Rather than talking about cracking down on multinational tax avoidance we are delivering on it. Our opponents in this election only, Labor's only act on multinational tax avoidance in this Parliament has been to vote against it which is consistent with their record when they were in Government.

The tax system also, we need one that doesn't penalise families for investing in their future with a housing tax as proposed by Labor with their changes to negative gearing and capital gains tax.

You will forgive me for being a little political this morning, you may have picked that up, there is an election coming and it is an important choice and whatever room we are standing in we need to understand what these choices are.

We are talking about families today and I don't believe a housing tax that penalises families who are just trying to get ahead is a good plan for families.

Aggregate net rental losses, that is what you claim when you are negative gearing, claimed by those who earn between $37,000 and $80,000 net taxable income – so, in that middle income tax bracket - in 2013/14 were more than twice the losses claimed by those earning over 180,000.

Some $3.6 million claimed on net rental losses by those on middle incomes versus $1.5 million those on high incomes. Around three quarters of those with net rental losses own just one property – they're not property barons. And the predominant occupations for those with rental losses are nurses, teachers, police and emergency services workers but above all they are mums and dads. They are mum and dad investors.

If you support families then you do not hit mum and dad investors on average wages who are just trying to provide a future for their family, with a housing tax that will force up rents and undermine the value of the family home. Labor's housing tax rips the rug away from families who are just trying to get ahead.

Finally, we need to ensure that the government lives within its means to balance the Budget and to reduce the burden of long term debt. Australians live within their means, businesses live within their means – so must governments.

We will invest though in services and supports that assist Australian families but we will do it in a way that we can afford. A lot is said about fairness in Budgets and fairness is always applied as it should to those who are in need of support and whether it is fair to them and that is a worthy consideration. One that is always at the top of my mind, and I believe all Treasurer's whatever Party they come from. It also must be fair to those who pay for it – the taxpayers of Australia who aren't necessarily the recipients of that nor in the vast majority of cases should they be.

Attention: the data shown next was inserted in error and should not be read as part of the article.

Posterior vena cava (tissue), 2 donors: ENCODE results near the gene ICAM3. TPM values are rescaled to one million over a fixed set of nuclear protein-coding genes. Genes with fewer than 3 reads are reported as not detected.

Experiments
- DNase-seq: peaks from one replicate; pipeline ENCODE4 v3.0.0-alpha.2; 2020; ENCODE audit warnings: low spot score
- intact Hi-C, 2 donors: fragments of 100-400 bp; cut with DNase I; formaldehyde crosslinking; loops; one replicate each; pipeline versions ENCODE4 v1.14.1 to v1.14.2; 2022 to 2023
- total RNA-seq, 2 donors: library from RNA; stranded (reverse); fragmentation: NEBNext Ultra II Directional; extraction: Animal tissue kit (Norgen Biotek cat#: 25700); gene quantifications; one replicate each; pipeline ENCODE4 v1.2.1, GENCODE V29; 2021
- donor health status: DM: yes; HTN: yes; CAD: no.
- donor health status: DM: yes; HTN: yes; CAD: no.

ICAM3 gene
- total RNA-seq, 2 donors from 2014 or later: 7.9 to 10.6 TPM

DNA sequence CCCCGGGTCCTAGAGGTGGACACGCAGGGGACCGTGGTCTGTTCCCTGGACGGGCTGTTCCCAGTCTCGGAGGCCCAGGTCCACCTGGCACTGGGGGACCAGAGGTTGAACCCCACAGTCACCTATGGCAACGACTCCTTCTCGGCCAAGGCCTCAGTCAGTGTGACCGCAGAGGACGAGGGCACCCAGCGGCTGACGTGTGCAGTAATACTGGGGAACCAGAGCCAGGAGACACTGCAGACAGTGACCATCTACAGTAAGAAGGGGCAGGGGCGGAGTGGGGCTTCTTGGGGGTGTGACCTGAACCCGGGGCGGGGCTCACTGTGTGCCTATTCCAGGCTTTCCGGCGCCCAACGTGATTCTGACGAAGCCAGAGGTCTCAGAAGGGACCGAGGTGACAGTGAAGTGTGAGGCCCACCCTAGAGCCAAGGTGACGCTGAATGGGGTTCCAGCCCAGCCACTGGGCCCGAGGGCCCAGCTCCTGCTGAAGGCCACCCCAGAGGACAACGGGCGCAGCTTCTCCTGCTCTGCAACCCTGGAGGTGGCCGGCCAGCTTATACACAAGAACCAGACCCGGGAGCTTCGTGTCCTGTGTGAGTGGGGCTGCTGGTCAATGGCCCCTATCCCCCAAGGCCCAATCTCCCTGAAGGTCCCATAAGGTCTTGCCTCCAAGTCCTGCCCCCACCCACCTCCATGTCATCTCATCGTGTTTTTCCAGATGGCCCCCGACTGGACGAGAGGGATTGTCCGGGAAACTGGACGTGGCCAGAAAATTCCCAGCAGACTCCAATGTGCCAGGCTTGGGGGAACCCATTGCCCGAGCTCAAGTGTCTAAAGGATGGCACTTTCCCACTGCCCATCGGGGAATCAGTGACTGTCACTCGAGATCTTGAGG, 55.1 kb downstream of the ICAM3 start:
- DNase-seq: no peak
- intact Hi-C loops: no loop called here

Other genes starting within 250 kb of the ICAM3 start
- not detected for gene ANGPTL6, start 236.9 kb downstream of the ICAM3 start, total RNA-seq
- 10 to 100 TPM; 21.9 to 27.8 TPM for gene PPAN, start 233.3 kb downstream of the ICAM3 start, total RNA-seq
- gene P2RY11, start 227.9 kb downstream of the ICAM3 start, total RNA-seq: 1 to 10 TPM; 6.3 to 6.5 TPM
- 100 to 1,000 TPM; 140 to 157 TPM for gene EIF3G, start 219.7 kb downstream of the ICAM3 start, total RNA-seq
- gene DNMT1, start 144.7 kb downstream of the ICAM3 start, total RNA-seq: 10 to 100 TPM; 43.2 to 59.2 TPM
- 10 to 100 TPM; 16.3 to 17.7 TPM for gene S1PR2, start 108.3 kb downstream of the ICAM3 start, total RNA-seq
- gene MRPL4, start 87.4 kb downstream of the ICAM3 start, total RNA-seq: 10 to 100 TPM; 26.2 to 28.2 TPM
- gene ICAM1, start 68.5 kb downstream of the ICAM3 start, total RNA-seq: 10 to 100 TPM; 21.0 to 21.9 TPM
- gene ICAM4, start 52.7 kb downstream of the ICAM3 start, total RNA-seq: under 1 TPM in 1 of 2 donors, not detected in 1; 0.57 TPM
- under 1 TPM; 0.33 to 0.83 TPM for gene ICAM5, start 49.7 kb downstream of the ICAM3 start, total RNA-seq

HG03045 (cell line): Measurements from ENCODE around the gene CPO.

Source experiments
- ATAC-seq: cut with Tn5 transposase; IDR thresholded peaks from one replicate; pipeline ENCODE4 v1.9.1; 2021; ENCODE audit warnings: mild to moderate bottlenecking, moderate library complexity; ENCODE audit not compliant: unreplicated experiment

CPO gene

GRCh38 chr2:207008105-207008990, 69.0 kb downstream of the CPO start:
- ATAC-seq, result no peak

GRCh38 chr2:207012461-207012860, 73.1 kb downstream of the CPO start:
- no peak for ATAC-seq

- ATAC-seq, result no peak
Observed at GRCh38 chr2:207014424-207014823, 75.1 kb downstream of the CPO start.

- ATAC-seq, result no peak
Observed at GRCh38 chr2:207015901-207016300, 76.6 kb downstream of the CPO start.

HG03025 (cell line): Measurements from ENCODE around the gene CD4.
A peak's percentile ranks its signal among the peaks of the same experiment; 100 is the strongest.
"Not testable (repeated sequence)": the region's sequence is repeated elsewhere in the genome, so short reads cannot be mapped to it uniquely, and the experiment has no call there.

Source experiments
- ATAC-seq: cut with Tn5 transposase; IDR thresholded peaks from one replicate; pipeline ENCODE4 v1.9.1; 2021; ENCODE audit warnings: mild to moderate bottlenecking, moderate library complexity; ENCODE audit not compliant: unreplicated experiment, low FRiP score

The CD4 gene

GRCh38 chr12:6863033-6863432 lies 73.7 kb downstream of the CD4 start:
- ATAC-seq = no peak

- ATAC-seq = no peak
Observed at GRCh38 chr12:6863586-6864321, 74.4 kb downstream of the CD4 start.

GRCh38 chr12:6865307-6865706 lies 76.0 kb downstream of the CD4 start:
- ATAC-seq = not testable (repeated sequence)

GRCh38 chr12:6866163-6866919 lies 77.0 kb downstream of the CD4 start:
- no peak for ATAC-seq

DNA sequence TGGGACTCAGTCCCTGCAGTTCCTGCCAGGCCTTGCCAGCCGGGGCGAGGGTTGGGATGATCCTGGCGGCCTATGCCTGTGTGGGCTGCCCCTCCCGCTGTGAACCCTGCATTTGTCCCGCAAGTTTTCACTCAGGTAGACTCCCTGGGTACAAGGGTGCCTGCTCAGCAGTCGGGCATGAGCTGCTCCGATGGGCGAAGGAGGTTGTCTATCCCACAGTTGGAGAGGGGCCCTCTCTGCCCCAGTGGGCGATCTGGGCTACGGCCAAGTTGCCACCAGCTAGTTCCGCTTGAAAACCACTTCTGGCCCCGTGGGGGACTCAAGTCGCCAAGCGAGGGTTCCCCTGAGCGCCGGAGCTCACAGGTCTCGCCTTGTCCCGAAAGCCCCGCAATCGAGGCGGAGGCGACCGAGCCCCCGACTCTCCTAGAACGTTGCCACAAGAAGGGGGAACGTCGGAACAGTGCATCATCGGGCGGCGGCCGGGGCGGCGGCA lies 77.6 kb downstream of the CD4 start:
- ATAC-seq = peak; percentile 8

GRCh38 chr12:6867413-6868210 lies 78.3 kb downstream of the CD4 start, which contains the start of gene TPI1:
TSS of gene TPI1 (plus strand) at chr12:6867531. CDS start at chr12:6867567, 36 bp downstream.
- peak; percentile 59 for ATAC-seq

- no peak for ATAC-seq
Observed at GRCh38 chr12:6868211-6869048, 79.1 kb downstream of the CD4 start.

Fairness is a two way street. It has got to be fair for those who need the services and it has got to be fair for those who have to pay for the services and go out and run businesses and work every day and pay taxes to ensure those services can be met. They don't deserve higher taxes, they don't deserve higher deficits and they don't deserve higher debt in the name of fairness. What they deserve is a fair go – both ways.

Today, the Minister for Health announced a Budget measure to create a stand alone national child and adult public dental scheme to provide over 10 million Australians with access to public dental through one single national agreement with the states and territories. This necessary and targeted spending, as always, will be funded by savings we make by better targeting other programs not by putting up taxes.

A third of the 800,000 or so children who don't regularly go to the dentist every year come from low income families. Poor dental health can negatively impact on every aspect of a person's life from their health and well being through to employment and economic opportunities. After all poor dental health is the third highest cause of preventable hospital admissions with more than 63,000 Australians hospitalised each year.

It will represent a doubling of the Commonwealth current contribution to the states and territories for public dental services and for the first time it will be enshrined in legislation to provide long term certainty for current and future generations.

We are helping these families by funding what we can afford. What you hear me announce on May 3 will be based on the things that we can afford by saving the money where we need to save the money, to invest the funds where we need to invest the funds for the good of Australian families. You certainly don't help families by imposing a $100 billion tax burden in addition on the Australian economy over the next ten years as our opponents propose to do.

By creating the right economic circumstances in which families can flourish we will be setting ourselves up for future prosperity and stronger families. I can assure you that families will be at the heart of the Turnbull Government's Budget. It was John Howard, in my view the greatest ever Prime Minister, who saw the mission – I am a parochial New South Welshman, apologies to my Victorian cousins they have another candidate Mr Menzies, he was pretty good my grandfather loved him. It was John Howard who saw the mission of his government to "restore to Australian families a sense of confidence and optimism about their country's future; to bring within the reach of more families the prospect of good jobs and rising living standards; and, to open up new avenues of choice for families, especially those on modest incomes".

This is a mission the Turnbull Government shares and as a Treasurer I seek to follow in the footsteps of our finest ever Treasurer, Peter Costello who was the one who was implementing the measures that served Prime Minister Howard's objective. But we will do it in the context of today's challenges. Every Treasurer is faced with a different set of economic circumstances, different budgetary requirements, different global conditions but it is your values and your objectives that remain the same and remain consistent.

Everything we do will be driven by boosting jobs and growth which in turn will give families a greater chance of success and when our families are stronger our society is stronger.

I would ask you to continue to pray for that outcome in your own private life and I thank you once again for the many prayers of support that you have provided to me over the last nine years in public life and hopefully a lot longer.

Thank you very much.